Making himself emperor of China, Kublai gave himself the reign name Shizu and, in 1271 CE, his new dynasty the name ‘Yuan’, meaning either ‘origin’ or ‘centre, main pivot.’ The start date of the Yuan Dynasty is variously put at 1260 CE (Mongke’s campaign), 1271 CE (first official use of the ‘Yuan’ dynasty title), 1276 CE (death of the last Song emperor and fall of the Song capital) or 1279 CE (final extinguishing of Song resistance).
Beginning with Kublai, Mongol rulers made some superficial attempts to appeal to their new Chinese subjects by adopting such traditions as emperor’s robes, travelling in a sedan chair and surrounding themselves with Confucian advisors. The real power, though, remained in Mongol hands as key administrative positions in the newly created 12 semi-autonomous provinces that China and northern Korea (annexed in 1270 CE) was now divided into largely went to Mongols, especially to members of the very large Mongol imperial bodyguard. The traditional six Chinese ministries, in place since the Tang Dynasty (618-907 CE), continued as before, but there were Mongol institutions, too, like the Shumi Yuan or Ministry of War.
Kublai abolished the civil service examinations which would have favoured Chinese officials with their Confucian education (they were reinstated in 1313 CE but Mongols still received advantages). Although many Chinese officials continued to work as before, they were subject to random and secret inspections by Mongol-trusted censors. The Mongol regional official known as the jarquchi was appointed to Chinese territories, and these and representatives of the various Mongol clans made up a local government for each province. The Mongol police force, the tutqaul, was given the task of ensuring roads were kept free from bandits, and western Asians, particularly Muslims, were often given roles in the financial side of government such as finance ministers and tax inspectors.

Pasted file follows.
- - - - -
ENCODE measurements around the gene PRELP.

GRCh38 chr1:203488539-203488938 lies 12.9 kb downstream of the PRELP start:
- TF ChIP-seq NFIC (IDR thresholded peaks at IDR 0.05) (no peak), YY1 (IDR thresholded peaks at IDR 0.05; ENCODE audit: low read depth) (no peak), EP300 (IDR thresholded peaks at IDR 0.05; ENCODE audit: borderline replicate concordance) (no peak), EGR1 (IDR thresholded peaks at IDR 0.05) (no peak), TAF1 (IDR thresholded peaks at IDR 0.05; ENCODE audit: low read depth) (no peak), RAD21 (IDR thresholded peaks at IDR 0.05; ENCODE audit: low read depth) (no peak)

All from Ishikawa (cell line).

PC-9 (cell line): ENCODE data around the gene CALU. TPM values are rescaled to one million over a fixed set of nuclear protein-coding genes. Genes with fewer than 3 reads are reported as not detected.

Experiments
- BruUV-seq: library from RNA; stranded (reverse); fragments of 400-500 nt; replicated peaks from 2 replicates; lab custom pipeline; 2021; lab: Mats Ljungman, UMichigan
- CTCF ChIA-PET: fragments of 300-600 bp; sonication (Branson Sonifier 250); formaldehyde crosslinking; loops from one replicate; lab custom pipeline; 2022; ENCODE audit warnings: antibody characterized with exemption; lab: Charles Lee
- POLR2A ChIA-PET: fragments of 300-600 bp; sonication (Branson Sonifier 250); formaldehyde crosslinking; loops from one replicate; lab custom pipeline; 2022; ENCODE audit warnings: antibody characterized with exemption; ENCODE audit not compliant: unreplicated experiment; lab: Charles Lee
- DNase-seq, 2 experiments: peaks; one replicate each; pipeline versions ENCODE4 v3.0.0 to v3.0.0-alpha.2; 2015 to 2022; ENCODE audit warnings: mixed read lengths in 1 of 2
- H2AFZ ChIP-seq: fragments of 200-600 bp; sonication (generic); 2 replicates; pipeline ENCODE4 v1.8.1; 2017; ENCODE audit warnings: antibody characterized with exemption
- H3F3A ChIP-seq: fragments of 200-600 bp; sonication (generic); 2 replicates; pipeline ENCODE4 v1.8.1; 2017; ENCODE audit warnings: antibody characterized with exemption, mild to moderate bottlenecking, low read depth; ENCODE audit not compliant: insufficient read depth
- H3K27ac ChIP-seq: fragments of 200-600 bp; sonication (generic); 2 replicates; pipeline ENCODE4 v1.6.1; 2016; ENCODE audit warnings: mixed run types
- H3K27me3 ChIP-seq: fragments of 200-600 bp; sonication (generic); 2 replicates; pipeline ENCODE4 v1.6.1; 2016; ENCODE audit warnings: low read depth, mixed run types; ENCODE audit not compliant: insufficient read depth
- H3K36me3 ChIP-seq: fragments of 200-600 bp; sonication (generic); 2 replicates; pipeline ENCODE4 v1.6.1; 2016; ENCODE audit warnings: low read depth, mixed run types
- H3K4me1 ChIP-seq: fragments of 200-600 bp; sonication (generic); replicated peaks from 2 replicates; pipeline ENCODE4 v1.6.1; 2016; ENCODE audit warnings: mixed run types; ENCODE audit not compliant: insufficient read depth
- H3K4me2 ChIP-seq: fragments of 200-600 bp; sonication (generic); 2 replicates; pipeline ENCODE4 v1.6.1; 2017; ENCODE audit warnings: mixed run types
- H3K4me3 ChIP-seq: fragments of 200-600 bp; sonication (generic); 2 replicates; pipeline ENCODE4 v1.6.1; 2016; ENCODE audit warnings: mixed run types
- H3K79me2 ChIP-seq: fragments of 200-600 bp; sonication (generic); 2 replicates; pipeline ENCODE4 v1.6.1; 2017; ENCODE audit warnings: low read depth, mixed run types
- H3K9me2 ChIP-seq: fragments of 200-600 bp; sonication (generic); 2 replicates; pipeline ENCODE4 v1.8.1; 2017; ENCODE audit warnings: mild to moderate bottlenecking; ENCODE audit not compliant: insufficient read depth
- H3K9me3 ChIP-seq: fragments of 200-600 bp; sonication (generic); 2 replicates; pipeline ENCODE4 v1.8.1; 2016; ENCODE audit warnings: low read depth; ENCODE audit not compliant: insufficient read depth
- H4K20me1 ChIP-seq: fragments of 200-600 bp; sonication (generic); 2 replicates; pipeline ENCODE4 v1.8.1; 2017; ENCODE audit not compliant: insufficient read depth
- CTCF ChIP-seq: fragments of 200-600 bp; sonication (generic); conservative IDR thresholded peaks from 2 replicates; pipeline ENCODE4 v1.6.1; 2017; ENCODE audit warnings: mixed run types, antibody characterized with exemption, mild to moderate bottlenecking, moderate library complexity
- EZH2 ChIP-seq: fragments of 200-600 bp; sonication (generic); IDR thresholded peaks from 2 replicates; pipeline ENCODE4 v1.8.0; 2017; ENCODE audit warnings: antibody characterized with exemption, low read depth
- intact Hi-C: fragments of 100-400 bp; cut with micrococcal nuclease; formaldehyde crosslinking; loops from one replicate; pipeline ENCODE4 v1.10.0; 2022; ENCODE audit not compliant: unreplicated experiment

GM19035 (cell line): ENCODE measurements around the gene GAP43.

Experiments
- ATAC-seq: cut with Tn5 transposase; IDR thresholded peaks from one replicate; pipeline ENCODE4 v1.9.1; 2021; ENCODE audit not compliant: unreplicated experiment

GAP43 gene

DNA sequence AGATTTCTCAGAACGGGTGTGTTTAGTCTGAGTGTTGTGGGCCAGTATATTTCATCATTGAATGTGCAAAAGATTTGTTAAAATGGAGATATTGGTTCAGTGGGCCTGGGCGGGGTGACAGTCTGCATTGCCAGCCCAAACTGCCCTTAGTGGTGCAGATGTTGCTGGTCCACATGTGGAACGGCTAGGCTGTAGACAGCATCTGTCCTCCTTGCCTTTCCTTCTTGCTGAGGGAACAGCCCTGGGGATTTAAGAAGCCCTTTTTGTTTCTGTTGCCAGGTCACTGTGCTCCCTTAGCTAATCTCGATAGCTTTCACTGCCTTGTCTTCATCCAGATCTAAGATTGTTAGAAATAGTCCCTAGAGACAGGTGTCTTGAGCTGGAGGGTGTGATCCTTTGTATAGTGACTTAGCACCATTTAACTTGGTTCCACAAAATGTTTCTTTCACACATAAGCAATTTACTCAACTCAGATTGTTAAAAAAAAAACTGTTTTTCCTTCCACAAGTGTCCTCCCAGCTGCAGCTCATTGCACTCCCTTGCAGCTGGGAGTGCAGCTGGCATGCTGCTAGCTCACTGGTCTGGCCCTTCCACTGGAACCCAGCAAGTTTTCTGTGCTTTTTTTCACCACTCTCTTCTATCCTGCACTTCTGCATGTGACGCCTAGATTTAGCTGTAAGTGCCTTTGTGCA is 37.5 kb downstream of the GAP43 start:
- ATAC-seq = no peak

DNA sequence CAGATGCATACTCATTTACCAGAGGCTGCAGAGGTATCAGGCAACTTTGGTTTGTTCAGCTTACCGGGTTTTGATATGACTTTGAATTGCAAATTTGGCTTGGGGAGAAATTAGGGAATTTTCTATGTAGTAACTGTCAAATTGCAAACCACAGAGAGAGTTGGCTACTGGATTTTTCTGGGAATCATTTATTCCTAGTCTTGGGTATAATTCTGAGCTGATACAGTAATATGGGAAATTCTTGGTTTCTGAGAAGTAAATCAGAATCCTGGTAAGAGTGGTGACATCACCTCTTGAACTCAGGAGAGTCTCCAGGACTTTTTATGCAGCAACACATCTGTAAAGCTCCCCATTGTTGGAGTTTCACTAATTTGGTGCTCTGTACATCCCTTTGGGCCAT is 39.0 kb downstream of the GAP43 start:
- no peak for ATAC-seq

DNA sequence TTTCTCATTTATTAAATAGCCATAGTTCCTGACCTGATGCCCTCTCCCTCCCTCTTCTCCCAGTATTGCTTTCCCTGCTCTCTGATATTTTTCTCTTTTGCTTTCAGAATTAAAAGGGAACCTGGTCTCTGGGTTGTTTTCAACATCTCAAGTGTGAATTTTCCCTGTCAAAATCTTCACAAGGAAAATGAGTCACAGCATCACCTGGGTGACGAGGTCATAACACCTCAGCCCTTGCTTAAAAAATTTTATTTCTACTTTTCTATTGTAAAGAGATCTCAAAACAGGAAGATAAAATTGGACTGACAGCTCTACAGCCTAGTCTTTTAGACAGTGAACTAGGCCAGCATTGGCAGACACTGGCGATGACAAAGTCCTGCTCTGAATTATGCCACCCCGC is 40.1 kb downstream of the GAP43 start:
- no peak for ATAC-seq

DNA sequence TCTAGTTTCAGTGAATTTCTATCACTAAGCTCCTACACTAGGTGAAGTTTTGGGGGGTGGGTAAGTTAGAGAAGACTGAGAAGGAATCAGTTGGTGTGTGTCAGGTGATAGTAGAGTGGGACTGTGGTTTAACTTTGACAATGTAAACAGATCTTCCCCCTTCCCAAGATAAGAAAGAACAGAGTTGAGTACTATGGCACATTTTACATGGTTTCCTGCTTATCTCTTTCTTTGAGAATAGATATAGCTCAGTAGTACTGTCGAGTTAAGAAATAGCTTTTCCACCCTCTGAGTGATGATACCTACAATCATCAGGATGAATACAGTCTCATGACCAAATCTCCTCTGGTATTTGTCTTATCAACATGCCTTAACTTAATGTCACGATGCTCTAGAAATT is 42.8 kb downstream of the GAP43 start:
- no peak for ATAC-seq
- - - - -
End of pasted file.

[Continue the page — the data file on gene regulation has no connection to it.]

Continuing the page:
A New Social Order
Kublai ensured that Mongols always gained an advantage in China by officially classing them as superior in rank to Chinese. The four official Yuan ranks, based on perceived loyalty to the Yuan rulers, were:
- Semu - people from Central Asia and/or speakers of Turkic languages
- Hanren - northern Chinese, Tibetans, Khitans, Jurchen and others
- Nanren - southern Chinese formally ruled by the Song.
Being a member of one of the above four classes had repercussions for an individual's tax status, their treatment by the judicial system and their eligibility for positions in the state administration (there was a 25% capped quota for southern Chinese, for example). Differences in treatment included northern Chinese being taxed by household while southern Chinese had to pay according to the area of land they owned. Punishments were a particularly striking area of difference with, for example, a Mongol found guilty of murder only having to pay a fine while a southern Chinese convicted of mere theft was fined and then tattooed as a criminal. The new law code introduced in 1270 CE, however, had only 135 capital crimes, half of those in the code used by the Song.